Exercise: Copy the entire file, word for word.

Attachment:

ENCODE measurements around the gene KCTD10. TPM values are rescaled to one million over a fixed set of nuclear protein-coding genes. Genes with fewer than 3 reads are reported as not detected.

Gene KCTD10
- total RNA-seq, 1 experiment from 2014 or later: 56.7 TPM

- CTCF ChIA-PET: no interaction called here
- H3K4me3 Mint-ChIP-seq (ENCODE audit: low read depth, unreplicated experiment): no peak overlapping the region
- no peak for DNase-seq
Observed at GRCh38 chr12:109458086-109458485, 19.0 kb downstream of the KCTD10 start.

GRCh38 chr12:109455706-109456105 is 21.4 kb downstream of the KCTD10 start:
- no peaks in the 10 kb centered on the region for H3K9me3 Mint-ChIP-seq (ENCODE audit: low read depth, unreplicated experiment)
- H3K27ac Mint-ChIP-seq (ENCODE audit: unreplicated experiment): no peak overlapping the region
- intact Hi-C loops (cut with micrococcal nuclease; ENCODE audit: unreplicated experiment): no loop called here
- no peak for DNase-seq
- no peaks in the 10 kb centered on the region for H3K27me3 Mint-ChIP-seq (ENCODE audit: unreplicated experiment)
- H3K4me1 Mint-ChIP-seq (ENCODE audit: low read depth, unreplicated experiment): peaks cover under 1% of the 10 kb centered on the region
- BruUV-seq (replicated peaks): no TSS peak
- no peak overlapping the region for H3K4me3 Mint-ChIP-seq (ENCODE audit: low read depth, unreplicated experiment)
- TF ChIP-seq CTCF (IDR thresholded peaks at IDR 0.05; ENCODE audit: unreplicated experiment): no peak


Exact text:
ENCODE measurements around the gene KCTD10. TPM values are rescaled to one million over a fixed set of nuclear protein-coding genes. Genes with fewer than 3 reads are reported as not detected.

Gene KCTD10
- total RNA-seq, 1 experiment from 2014 or later: 56.7 TPM

- CTCF ChIA-PET: no interaction called here
- H3K4me3 Mint-ChIP-seq (ENCODE audit: low read depth, unreplicated experiment): no peak overlapping the region
- no peak for DNase-seq
Observed at GRCh38 chr12:109458086-109458485, 19.0 kb downstream of the KCTD10 start.

GRCh38 chr12:109455706-109456105 is 21.4 kb downstream of the KCTD10 start:
- no peaks in the 10 kb centered on the region for H3K9me3 Mint-ChIP-seq (ENCODE audit: low read depth, unreplicated experiment)
- H3K27ac Mint-ChIP-seq (ENCODE audit: unreplicated experiment): no peak overlapping the region
- intact Hi-C loops (cut with micrococcal nuclease; ENCODE audit: unreplicated experiment): no loop called here
- no peak for DNase-seq
- no peaks in the 10 kb centered on the region for H3K27me3 Mint-ChIP-seq (ENCODE audit: unreplicated experiment)
- H3K4me1 Mint-ChIP-seq (ENCODE audit: low read depth, unreplicated experiment): peaks cover under 1% of the 10 kb centered on the region
- BruUV-seq (replicated peaks): no TSS peak
- no peak overlapping the region for H3K4me3 Mint-ChIP-seq (ENCODE audit: low read depth, unreplicated experiment)
- TF ChIP-seq CTCF (IDR thresholded peaks at IDR 0.05; ENCODE audit: unreplicated experiment): no peak